of this, Crower fell out of favor, and you won’t find any vendors offering Crower’s services.
Isuzuperformance worked extensively with Web Cams to develop good, consistent, repeatable cam grind profiles for
the Isuzu 4X engines. Isuzuperformance remains Web Cam’s exclusive dealer for Isuzu engine applications.
Isuzu 4X DOHC Camshafts: Four Different Camshafts, Four Different Camshaft Indexes.
There are four different camshafts (and cam sprockets) used across the range if the 4X DOHC engine family (six
if you include the Elan M100 Turbo and Non-Turbo). They bolt in and fit the same in both generations of cylinder
heads. However, the index angles are different. The set pins are not indexed to the cam lobe center line at
the same angle. (The angle between LCA and the set pin is not the same for each of these camshafts). And the
angle between the centerline of the cam sprocket tooth and the set pin center line is not the same between the
There is five (5) degrees difference across the range of four different camshafts and the four different camshaft
sprockets that they go with. This means that changing from the original camshaft that came with the engine, to
another camshaft in the 4X family, will result in as much as five degrees change in valve event timing, and mixing
and matching the camshafts can result in ten degrees change (five for intake, five more for exhaust).
It is popular to swap out camshafts between the engine models in the 4X engine family. But, this becomes an
exercise in blind, random changes to the valve timing of the engine, depending on the mixing and matching of the
camshafts and sprockets.
The word of caution is that anyone swapping around camshafts had best be able to measure the index angle of the
camshaft set pin, the index angle of the set pin hole in the cam sprocket, and they best be able to adjust the
timing to correct for the various index points of the pieces they are mixing.
Adjustable Cam Sprockets
Adjustable cam sprockets allow for fine tuning of the intake and exhaust valve event timing. These adjustments
move the power band up and down in the RPM range, and increase or broaden the power band, depending on the
adjustment made. This fine tuning can result in significant improvement to usable power, and provide for tailoring
the engine’s power band to the specific use of the vehicle and needed improvement for the driving and racing
situation (more low end power for acceleration, or more high end power for increased maximum speed).
Replacing the original steel gear with a gear made out of aluminum also provides an opportunity to drop
valvetrain weight by 6+ ounces, which improves power output and allows for higher RPM engine operation.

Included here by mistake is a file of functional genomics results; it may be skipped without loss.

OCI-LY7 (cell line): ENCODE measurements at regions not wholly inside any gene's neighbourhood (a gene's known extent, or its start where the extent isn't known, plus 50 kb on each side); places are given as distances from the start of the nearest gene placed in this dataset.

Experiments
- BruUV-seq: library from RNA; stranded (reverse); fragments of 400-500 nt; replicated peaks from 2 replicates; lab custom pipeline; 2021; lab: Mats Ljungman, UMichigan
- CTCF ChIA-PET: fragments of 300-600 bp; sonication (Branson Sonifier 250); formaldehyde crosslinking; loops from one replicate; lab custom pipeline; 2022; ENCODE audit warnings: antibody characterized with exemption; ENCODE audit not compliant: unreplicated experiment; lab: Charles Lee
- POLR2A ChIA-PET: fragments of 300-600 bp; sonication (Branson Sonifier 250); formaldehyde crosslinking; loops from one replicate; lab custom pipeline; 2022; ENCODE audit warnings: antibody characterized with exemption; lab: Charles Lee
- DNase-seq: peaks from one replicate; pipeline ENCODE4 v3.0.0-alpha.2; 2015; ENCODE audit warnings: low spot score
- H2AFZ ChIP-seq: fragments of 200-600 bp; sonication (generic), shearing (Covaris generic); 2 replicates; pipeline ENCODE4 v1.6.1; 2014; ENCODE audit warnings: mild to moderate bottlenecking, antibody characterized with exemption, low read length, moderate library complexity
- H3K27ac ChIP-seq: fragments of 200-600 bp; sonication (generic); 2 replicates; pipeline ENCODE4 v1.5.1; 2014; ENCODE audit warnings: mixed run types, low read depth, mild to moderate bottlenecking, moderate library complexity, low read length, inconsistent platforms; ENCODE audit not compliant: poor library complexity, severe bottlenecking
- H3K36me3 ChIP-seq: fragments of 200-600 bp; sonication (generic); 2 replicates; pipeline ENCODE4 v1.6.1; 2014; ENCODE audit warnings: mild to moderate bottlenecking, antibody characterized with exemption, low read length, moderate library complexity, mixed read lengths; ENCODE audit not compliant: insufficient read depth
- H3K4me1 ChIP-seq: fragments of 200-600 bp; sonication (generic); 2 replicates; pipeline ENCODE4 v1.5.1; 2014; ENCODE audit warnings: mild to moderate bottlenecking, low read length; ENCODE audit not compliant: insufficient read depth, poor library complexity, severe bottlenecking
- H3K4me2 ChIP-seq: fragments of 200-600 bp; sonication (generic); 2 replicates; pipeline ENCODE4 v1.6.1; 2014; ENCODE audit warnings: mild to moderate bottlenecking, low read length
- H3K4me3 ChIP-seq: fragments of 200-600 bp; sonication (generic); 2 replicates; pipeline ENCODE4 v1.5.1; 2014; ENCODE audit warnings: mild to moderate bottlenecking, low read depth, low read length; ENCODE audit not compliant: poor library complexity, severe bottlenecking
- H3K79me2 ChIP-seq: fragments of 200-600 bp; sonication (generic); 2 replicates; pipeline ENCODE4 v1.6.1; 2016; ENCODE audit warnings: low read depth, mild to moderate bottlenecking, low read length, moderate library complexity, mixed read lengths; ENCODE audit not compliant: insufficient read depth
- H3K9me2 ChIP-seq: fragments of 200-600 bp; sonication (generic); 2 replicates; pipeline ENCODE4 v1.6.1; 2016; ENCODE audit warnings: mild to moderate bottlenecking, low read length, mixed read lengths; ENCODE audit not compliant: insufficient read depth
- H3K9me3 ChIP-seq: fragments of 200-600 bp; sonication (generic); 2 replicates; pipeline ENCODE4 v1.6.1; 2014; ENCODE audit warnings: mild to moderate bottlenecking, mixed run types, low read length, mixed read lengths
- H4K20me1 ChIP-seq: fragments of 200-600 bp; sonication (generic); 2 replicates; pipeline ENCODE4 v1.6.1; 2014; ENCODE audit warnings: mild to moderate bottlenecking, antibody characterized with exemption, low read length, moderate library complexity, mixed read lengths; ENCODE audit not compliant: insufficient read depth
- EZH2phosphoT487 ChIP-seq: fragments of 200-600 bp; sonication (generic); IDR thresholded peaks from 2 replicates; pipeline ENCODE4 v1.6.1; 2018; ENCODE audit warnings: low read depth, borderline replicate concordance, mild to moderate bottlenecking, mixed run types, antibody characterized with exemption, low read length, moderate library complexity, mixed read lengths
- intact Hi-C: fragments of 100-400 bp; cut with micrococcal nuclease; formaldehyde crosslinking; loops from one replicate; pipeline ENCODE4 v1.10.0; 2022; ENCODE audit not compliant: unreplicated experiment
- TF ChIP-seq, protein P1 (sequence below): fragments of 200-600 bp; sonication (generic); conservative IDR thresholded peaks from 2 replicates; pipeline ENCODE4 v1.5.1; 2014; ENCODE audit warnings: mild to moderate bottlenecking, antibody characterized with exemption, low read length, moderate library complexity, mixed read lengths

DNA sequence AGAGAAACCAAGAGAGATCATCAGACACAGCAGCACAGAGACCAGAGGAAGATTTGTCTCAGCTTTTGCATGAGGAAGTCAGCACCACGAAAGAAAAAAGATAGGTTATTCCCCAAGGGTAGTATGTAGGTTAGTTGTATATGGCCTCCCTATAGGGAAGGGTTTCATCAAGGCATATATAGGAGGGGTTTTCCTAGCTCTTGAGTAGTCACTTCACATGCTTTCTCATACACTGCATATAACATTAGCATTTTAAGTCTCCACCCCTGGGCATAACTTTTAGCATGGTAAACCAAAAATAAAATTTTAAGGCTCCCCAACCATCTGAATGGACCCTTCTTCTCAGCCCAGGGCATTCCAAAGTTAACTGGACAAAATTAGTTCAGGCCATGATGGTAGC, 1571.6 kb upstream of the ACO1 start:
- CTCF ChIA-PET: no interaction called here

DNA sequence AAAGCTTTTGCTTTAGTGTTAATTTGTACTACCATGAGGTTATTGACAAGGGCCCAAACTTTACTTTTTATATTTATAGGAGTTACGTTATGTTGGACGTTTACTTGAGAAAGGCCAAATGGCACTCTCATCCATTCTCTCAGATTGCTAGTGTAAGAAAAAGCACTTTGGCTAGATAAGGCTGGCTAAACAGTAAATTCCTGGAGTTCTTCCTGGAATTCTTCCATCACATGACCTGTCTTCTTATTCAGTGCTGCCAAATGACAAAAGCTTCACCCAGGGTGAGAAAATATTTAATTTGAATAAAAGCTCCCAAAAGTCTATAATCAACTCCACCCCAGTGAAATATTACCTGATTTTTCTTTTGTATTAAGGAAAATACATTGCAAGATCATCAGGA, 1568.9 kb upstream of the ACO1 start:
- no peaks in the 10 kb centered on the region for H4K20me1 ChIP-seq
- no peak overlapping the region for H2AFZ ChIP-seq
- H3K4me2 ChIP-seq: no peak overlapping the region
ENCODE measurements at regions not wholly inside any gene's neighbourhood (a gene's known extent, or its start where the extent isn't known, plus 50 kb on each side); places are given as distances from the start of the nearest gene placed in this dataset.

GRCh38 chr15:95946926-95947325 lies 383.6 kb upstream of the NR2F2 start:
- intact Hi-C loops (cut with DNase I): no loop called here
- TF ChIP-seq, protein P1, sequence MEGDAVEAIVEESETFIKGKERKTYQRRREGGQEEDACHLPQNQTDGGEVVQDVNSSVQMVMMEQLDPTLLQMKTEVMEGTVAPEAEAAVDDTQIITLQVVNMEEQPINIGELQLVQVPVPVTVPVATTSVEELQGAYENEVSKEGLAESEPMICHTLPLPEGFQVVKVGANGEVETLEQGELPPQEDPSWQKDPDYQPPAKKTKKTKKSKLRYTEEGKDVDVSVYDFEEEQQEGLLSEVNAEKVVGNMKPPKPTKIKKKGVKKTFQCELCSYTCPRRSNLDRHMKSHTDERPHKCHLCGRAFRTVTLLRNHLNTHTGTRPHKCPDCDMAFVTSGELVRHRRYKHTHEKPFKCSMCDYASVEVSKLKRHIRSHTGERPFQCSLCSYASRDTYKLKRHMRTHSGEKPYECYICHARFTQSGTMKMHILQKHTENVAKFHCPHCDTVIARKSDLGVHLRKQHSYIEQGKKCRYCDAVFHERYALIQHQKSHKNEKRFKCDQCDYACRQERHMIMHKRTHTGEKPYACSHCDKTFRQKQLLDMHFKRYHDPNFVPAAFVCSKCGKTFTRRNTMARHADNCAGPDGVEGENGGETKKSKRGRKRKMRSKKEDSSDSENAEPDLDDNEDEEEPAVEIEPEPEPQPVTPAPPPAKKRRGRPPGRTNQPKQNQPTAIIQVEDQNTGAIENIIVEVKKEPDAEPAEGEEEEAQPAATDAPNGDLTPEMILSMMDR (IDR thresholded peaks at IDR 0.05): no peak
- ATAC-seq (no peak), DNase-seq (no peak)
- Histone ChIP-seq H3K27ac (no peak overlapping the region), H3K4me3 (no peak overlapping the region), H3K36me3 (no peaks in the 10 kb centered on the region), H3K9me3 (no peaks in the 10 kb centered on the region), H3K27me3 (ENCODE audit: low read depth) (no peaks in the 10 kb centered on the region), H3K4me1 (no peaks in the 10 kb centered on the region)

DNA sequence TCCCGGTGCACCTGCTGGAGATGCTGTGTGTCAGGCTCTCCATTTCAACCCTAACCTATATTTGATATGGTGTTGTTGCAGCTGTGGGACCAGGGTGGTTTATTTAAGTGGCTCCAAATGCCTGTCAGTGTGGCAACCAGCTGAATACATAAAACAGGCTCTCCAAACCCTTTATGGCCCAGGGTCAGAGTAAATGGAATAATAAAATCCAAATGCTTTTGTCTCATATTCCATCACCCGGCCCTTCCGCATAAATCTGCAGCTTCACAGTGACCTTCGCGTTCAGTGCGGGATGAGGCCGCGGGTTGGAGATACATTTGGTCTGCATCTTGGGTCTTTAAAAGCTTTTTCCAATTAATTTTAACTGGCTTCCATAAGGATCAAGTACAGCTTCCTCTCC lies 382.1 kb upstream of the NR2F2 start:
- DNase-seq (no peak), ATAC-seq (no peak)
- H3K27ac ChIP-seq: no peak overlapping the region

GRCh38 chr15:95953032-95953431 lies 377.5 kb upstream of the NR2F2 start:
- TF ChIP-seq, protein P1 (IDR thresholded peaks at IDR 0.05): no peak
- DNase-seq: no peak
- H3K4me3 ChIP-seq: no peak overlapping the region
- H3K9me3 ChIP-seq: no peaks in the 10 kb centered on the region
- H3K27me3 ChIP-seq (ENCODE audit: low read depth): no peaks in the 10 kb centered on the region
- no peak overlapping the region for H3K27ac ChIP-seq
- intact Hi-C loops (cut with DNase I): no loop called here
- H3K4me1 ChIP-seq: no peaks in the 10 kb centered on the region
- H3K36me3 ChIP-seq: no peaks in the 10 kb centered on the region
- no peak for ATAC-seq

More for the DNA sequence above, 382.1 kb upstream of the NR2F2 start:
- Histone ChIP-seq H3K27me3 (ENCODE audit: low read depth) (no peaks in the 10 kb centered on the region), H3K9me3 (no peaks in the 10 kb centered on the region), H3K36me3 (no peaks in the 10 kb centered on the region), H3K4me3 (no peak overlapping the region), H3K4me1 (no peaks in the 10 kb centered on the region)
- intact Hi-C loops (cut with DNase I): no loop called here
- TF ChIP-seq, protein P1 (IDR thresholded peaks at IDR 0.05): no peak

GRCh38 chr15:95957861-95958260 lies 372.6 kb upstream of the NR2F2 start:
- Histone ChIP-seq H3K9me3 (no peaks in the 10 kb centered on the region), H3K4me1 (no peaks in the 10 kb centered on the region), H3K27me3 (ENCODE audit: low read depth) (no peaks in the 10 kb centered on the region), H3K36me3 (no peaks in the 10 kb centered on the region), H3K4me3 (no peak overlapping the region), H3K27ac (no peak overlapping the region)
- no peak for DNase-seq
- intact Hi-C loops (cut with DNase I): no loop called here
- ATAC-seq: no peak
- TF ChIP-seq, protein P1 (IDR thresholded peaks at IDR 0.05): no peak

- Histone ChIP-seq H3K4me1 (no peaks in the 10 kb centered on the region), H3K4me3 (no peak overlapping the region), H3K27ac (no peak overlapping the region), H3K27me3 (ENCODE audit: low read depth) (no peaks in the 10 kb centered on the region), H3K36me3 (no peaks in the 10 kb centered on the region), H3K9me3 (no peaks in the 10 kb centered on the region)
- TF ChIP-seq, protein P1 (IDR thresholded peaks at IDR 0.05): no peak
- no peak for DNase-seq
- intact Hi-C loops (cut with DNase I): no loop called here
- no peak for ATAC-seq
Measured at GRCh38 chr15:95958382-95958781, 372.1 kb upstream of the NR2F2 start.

Modifying the original steel cam gear by cutting it and adding an adjustable mechanism will result in added
weight, parasitic power loss, and reduced high RPM operation range.
Care must be taken for quality design and manufacturing, because something that “wobbles just a little at idle
speed”, is going to be come a serious problem up at the 7,800+ RPM engine redline speed.
It should also be pointed out, as was mentioned above in the
camshafts, that there are 4+ different cam sprocket designs used with the Isuzu 4X family of engines.
The index point, or angle between the camshaft set pin and the cam sprocket set pin hole, is different for
each of these specific applications. And the angle between the set pin center line and the sprocket tooth
center line is different as well. The intake and exhaust are different for the same engine, and the intake
and exhaust are different between the different engines within the family. A cam sprocket made for one of
these four models of engines will have a different zero point than is correct for a different engine within
the family, or a different camshaft from a different engine within the family.
Isuzuperformance made three different sets of aluminum, adjustable cam sprockets, for the second generation 4XE1
Non-turbo engines, for the 4XE1 Turbo engines, and for the 4XF1 engines.
Jumping Cam Sprocket Teeth To Adjust Valve Timing – A Bad Idea
Changing the orientation of the cam sprocket teeth and cam belt teeth (or jumping a tooth) is often naively
suggested for “fine tuning” or correcting the valve timing. It is also a common source of power loss and fuel
economy loss when the timing belt is replaced and installed improperly.
Each cam sprocket tooth 7.8 degrees. Jumping the belt one tooth on the cam sprocket changes the timing 7.8
degrees. This is a very large change in valve timing. The point of fine tuning the valve events is to change
the timing by a degree or two, because very small changes in the timing will make very big changes in the